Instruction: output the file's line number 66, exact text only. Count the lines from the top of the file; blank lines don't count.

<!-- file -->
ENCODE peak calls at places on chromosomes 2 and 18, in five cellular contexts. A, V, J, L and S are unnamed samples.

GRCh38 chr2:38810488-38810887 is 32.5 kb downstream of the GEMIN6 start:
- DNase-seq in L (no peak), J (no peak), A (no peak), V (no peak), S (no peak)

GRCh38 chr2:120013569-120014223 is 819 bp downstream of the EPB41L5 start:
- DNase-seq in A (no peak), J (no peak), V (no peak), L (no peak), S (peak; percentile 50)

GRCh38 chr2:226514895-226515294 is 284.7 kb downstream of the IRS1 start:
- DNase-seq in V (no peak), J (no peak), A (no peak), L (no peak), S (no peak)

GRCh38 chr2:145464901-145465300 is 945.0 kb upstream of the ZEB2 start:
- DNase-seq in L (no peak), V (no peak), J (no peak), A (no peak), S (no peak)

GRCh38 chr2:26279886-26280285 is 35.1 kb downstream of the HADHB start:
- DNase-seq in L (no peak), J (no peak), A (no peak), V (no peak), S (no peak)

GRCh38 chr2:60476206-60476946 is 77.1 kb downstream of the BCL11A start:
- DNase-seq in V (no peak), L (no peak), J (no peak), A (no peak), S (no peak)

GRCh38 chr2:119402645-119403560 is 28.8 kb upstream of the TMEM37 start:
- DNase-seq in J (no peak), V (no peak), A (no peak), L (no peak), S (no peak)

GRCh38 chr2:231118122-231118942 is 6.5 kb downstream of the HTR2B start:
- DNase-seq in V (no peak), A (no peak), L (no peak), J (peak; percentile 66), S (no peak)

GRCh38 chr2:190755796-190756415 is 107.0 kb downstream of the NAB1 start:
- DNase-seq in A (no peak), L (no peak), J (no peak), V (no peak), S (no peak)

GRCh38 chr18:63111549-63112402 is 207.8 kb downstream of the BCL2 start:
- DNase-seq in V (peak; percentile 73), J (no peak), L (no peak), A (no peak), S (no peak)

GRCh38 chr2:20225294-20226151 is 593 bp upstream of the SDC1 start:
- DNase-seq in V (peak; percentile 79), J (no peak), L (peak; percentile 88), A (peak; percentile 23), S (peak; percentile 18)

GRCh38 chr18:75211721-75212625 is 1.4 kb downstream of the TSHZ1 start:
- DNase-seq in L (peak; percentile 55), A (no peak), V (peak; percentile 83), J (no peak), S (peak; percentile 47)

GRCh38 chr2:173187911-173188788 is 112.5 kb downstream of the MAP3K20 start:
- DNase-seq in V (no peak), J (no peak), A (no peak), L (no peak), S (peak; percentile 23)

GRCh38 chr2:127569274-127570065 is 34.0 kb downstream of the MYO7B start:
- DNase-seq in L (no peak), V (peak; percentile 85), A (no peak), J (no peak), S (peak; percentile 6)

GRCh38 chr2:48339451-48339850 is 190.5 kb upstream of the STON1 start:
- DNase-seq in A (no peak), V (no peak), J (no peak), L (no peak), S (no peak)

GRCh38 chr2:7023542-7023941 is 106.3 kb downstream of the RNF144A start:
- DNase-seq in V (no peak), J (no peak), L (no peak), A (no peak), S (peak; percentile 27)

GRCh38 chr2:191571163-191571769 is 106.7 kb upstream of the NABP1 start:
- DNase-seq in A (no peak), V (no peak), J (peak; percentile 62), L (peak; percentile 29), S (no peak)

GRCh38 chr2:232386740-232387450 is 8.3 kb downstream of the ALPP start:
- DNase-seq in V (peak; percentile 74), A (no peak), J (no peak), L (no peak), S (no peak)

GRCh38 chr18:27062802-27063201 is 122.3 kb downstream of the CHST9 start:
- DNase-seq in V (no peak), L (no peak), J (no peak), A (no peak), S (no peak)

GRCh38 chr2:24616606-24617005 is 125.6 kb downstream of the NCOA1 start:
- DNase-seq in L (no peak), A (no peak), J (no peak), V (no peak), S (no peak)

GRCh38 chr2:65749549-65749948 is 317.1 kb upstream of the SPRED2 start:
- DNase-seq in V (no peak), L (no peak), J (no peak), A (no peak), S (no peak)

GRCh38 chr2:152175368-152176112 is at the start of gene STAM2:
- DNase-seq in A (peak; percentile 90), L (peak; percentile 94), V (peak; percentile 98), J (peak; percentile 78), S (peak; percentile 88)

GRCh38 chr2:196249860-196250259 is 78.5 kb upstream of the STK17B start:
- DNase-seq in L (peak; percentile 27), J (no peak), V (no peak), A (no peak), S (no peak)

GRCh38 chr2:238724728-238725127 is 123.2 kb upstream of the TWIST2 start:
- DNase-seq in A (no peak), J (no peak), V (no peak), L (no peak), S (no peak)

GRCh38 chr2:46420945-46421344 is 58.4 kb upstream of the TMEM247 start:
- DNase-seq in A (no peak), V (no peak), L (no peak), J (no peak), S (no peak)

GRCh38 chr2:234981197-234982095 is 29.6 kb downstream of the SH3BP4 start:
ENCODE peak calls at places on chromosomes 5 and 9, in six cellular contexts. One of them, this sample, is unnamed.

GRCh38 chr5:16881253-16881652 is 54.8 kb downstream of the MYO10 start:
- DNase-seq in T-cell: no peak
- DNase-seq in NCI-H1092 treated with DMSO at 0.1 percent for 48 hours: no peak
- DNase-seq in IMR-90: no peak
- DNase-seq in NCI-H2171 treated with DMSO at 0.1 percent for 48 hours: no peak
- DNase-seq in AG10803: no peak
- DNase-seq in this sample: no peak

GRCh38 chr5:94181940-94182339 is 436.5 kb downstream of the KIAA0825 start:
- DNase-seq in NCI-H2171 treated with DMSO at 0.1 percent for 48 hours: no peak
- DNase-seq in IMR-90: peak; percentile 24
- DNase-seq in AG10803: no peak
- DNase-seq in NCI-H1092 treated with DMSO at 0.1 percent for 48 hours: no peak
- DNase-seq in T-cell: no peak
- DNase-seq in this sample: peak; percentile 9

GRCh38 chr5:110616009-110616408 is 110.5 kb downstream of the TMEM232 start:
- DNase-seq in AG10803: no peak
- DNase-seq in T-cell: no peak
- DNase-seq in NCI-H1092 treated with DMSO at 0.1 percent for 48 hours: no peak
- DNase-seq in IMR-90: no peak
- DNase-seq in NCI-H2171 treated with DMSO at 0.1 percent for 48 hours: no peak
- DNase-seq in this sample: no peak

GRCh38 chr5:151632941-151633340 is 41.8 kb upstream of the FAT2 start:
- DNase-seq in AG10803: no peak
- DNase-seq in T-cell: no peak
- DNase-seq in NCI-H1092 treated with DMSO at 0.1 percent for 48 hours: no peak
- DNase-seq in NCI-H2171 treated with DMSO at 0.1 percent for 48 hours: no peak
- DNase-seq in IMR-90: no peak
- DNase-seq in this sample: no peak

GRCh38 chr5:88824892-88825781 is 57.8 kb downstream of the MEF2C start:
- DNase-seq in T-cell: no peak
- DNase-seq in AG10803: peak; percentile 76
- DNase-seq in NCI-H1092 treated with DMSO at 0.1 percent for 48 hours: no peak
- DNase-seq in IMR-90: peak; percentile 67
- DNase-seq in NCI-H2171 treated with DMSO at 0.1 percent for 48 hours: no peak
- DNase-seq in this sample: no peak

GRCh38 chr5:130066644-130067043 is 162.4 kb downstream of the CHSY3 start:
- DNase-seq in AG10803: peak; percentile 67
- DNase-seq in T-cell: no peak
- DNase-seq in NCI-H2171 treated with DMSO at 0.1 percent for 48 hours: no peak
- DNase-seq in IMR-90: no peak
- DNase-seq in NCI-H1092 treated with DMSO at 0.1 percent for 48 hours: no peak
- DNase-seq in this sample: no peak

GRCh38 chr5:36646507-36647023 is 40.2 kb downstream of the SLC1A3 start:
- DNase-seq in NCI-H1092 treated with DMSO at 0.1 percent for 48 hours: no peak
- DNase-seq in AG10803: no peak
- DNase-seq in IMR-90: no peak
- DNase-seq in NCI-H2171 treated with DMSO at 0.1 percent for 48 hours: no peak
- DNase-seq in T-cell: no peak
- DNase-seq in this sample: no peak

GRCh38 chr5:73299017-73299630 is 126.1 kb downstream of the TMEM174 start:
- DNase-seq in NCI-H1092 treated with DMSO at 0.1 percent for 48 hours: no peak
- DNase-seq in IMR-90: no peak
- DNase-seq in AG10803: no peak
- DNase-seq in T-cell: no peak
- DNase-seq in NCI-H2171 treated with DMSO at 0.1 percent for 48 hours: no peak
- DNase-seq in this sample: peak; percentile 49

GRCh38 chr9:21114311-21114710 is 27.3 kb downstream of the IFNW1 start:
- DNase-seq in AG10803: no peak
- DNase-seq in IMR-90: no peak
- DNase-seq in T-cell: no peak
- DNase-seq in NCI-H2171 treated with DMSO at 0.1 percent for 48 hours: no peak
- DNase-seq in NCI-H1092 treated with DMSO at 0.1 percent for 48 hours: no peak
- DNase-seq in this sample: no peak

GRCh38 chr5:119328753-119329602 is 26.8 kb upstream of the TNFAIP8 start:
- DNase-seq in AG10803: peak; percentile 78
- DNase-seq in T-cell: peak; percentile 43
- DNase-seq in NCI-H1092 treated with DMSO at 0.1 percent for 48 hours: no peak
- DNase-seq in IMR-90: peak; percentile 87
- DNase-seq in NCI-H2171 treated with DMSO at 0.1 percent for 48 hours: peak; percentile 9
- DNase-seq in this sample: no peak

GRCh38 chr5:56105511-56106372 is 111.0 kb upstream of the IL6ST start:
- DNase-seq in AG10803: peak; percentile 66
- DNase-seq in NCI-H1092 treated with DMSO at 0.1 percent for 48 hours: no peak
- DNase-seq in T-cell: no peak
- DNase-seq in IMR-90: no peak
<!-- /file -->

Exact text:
- DNase-seq in T-cell: no peak